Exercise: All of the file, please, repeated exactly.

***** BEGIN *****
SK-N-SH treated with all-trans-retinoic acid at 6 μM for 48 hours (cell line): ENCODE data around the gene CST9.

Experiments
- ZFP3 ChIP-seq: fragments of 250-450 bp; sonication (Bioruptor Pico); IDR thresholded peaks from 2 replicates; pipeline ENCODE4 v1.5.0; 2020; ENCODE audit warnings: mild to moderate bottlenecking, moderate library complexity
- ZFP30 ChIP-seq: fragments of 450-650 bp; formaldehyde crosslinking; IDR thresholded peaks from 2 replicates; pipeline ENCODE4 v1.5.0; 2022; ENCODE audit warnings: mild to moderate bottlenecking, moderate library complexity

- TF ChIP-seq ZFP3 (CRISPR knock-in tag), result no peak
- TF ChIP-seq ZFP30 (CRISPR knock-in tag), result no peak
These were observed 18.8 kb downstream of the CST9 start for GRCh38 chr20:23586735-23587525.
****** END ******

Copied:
SK-N-SH treated with all-trans-retinoic acid at 6 μM for 48 hours (cell line): ENCODE data around the gene CST9.

Experiments
- ZFP3 ChIP-seq: fragments of 250-450 bp; sonication (Bioruptor Pico); IDR thresholded peaks from 2 replicates; pipeline ENCODE4 v1.5.0; 2020; ENCODE audit warnings: mild to moderate bottlenecking, moderate library complexity
- ZFP30 ChIP-seq: fragments of 450-650 bp; formaldehyde crosslinking; IDR thresholded peaks from 2 replicates; pipeline ENCODE4 v1.5.0; 2022; ENCODE audit warnings: mild to moderate bottlenecking, moderate library complexity

- TF ChIP-seq ZFP3 (CRISPR knock-in tag), result no peak
- TF ChIP-seq ZFP30 (CRISPR knock-in tag), result no peak
These were observed 18.8 kb downstream of the CST9 start for GRCh38 chr20:23586735-23587525.